Literary giant and elder statesman, Prof Niyi Osundare, has lambasted President Muhammadu Buhari’s approach to the ongoing herdsmen’s violence across the country, saying his handling of the matter is “amateurish, pedestrian and dangerously incompetent.”
Osundare asked Buhari how he was ”trifling away the crisis in Aso Rock while the Nigeria house is burning” while urging him to say something and do something.
The elder statesman disclosed this in an open letter to the President on Friday, titled, “Nigeria and the cow problem: Another letter to President Buhari.”
Osundare said, “This letter, my second to you in five months, will begin with a very, very absurd question: Mr. President, will Nigeria drift into another civil war under your watch simply because the ‘Giant of Africa’ does not know how to manage its cows? Yes, absurd: for, absurdity is the faithful cohort of the grotesque and irrational, the conspicuously invisible and falsely true. No war has ever taken place without a potent dose of the absurd in its mix of causes.
“Mr. President, the country over which you preside is burning in all its flanks: kidnapping on the highways, kidnapping on village roads, kidnapping on township streets, kidnapping in the homestead, kidnapping on the farmlands. Nigeria has never had it so bad. The notorious perpetrators of these crimes are widely called ‘bandits’ and/or ‘Fulani herdsmen’, depending upon the speaker’s degree of sensitivity or political correctness.
“The ethnic origination and/or attribution of these crimes is my object of worry – and should be to anyone who cares for the stability of Nigeria and its survival as a corporate entity. Yes, the cow, that four-legged, two-horned, long-tailed, absolutely innocent animal, has become Nigeria’s casus belli , the moo-ing metaphor of a planless, dysfunctional country, waiting for another bout of absurdity to push her beyond the brink, and plunge us all into avoidable catastrophe.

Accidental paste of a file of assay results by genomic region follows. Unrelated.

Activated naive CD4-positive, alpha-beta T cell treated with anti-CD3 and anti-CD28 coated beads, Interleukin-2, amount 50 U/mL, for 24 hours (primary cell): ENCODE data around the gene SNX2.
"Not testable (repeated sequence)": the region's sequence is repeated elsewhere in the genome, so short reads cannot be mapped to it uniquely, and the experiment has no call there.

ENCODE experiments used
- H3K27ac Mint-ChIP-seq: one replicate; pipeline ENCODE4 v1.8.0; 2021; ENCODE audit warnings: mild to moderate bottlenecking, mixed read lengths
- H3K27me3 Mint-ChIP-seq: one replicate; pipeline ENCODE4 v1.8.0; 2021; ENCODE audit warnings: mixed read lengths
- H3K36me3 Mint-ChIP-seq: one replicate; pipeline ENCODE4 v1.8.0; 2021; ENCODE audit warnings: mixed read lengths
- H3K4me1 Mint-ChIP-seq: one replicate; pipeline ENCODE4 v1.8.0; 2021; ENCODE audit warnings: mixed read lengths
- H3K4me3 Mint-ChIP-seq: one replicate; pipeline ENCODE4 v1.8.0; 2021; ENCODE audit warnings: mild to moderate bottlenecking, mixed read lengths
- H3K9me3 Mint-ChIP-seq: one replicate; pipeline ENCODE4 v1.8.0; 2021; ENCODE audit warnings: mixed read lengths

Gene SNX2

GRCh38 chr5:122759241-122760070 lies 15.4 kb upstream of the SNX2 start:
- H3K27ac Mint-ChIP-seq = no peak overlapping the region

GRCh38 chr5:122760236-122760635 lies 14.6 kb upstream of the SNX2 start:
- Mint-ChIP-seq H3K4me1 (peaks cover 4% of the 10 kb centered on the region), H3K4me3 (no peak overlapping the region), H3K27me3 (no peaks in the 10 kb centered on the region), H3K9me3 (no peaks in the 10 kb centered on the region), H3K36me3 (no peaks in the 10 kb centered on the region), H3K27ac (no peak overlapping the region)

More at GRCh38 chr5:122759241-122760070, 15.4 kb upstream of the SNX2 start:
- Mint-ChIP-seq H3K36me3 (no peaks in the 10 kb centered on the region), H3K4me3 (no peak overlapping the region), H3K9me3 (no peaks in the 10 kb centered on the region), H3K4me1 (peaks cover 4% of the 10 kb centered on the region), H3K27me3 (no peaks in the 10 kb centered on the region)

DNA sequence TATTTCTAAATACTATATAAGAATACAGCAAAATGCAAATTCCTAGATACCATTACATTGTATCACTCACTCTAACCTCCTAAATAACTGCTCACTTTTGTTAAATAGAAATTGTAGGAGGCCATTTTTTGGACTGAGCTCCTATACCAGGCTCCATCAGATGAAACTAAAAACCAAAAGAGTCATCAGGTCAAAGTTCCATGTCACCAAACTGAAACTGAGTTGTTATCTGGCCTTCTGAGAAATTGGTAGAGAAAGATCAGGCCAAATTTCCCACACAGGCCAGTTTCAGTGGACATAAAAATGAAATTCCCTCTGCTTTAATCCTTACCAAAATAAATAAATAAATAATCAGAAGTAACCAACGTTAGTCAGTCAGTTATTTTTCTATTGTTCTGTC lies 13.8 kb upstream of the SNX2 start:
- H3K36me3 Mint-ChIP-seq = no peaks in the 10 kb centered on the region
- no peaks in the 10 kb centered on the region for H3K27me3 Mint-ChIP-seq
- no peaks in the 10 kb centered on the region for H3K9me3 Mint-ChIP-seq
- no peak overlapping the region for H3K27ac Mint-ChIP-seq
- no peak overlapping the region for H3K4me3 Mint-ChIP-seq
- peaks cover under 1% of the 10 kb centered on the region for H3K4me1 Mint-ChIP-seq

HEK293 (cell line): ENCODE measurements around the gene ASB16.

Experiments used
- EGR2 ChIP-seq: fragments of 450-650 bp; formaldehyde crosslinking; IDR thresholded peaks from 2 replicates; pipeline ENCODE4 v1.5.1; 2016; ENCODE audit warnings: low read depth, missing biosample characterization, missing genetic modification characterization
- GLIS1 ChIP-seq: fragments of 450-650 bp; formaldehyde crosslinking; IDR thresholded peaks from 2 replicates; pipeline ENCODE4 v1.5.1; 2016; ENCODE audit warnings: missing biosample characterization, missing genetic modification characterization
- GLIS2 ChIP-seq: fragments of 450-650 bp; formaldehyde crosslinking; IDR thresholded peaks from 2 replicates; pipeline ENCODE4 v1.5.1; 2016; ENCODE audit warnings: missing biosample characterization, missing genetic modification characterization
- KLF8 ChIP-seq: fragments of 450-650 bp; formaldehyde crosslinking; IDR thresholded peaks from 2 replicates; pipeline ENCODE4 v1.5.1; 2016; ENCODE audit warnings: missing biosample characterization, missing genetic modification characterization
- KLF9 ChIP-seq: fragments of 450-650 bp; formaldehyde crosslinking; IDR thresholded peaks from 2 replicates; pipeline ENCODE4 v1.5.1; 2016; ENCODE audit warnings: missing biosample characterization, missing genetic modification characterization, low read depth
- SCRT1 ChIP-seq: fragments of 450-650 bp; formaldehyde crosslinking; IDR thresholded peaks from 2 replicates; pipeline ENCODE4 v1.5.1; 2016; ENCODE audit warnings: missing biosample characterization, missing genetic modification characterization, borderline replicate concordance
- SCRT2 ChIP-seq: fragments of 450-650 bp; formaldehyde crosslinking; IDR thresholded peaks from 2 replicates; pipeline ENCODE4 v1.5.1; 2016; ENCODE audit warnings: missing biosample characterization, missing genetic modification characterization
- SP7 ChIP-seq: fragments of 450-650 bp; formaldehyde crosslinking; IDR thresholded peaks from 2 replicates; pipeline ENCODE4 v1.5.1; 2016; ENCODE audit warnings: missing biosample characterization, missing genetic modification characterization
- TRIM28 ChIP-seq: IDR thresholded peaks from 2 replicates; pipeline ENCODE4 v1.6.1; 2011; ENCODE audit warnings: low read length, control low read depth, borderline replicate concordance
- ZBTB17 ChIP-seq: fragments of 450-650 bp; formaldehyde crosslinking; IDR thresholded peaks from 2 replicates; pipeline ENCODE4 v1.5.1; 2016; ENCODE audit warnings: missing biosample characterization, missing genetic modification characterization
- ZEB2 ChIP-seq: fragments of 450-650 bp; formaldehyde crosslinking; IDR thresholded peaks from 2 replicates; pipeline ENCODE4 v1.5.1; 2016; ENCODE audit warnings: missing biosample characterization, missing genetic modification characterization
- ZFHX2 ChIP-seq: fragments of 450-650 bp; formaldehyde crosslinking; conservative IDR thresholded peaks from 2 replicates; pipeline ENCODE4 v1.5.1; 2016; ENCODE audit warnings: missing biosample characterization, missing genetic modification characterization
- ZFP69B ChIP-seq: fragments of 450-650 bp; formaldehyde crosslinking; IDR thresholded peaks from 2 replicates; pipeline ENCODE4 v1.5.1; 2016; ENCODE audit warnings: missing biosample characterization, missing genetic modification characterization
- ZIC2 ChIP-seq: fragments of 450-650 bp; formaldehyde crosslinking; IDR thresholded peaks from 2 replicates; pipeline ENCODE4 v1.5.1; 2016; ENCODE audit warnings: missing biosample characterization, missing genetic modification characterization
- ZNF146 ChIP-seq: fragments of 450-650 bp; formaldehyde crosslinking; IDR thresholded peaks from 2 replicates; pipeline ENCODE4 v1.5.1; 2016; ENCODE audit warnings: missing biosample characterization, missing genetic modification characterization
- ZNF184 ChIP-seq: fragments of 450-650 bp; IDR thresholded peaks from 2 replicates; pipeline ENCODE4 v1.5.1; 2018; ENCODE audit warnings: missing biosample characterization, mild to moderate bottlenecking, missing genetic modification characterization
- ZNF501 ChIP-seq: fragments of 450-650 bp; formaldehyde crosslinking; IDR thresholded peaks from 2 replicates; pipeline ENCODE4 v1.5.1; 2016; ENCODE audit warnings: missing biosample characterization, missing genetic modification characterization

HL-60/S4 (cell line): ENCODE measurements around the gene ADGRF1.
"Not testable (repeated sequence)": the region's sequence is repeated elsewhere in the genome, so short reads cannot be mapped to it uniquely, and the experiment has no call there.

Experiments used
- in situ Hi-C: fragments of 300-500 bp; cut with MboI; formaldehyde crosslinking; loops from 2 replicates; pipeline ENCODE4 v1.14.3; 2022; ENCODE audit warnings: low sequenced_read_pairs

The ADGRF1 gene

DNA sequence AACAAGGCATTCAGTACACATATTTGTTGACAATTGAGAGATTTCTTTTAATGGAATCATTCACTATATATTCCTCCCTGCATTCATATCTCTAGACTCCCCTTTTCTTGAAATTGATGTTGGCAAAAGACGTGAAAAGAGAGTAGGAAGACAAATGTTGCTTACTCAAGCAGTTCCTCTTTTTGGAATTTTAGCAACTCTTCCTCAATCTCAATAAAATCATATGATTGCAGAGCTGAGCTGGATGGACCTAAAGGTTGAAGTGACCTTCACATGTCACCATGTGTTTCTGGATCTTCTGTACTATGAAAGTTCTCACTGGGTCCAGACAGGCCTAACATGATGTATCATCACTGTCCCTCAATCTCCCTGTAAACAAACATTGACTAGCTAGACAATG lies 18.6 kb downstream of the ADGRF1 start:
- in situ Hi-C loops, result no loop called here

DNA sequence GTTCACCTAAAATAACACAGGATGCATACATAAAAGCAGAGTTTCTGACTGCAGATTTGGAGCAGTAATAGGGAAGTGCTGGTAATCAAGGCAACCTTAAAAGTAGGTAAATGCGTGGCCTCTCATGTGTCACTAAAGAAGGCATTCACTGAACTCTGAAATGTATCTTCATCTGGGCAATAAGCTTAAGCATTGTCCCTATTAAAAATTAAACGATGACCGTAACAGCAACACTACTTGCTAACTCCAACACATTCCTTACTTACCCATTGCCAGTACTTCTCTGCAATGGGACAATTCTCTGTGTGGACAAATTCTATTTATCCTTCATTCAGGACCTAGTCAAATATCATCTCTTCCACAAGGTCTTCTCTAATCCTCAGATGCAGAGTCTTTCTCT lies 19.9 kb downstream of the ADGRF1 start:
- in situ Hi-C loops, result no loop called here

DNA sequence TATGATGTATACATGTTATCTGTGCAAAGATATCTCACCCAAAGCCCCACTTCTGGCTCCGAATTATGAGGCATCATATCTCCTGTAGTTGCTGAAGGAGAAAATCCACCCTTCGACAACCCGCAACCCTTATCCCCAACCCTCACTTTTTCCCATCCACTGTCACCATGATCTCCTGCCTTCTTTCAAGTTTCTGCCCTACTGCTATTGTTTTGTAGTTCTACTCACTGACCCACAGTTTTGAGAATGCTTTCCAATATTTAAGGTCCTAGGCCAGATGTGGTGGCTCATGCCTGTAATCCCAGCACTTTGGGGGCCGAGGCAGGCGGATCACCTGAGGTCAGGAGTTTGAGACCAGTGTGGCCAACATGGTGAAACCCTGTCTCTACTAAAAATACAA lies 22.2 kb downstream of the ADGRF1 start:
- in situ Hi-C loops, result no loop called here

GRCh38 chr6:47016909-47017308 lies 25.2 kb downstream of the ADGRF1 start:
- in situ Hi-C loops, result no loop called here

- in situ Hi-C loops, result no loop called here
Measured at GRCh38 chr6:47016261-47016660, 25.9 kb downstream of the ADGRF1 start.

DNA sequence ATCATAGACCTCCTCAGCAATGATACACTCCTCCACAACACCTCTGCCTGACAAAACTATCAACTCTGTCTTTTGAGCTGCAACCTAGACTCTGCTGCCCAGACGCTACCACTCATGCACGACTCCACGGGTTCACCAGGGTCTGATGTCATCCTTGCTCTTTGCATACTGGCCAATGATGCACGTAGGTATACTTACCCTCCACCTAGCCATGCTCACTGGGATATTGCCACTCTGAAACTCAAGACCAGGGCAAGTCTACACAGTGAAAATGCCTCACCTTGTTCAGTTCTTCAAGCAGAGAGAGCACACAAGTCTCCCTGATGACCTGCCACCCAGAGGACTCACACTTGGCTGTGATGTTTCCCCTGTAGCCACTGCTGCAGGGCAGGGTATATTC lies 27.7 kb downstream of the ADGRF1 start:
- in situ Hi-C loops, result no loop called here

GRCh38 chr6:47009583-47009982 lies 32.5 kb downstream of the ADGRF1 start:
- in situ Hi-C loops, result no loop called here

“Mr. President, war drums are already sounding in some parts of the country, provoked by a question as dangerously absurd as this: when you and a herd of cows meet on the road, who/which should have the right of way? When you, a struggling farmer, get to your farm and find a herd of cows making a meal of the crops which are the lifeline for you and your family, should you take a bow as you shout bon appetite to the bovine bunch? When your only child is kidnapped and tortured and murdered, even after the payment of a hefty ransom, will you ask your neighbours to join you in the singing of the national anthem?
“To say the least the federal government’s handling of the herdsmen crisis has been amateurish, pedestrian, and dangerously incompetent. Tell me: Is someone in Aso Rock trifling away while the Nigeria house is burning? Say something, President Buhari. Do something.”
Osundare added that the apparent silence of the Nigerian government “is nothing short of ethnic connivance” warning that “the monsters consuming Nigeria are not the type you can tame through chats with traditional rulers on emergency trips to Aso Rock.”
“Concerning the young men and boys now famously known as ‘herdsmen’, put them in school; put their feet on the road to a worthy life. Let their rich and powerful masters/patrons (all over Nigeria!) treat them the way they treat their own children. Science, not superstition, purposive reality, not bovine absurdity, that’s the magic.
“Time to wake up, Mr. President. Time to wake up. The thinking, working world has left us behind. The whole wide world is appalled by Nigeria’s ostensibly incurable delinquency. Say something, Mr. President. Do something. Let us save Nigeria from another (un)civil war,” he added.
Saharareporters, New York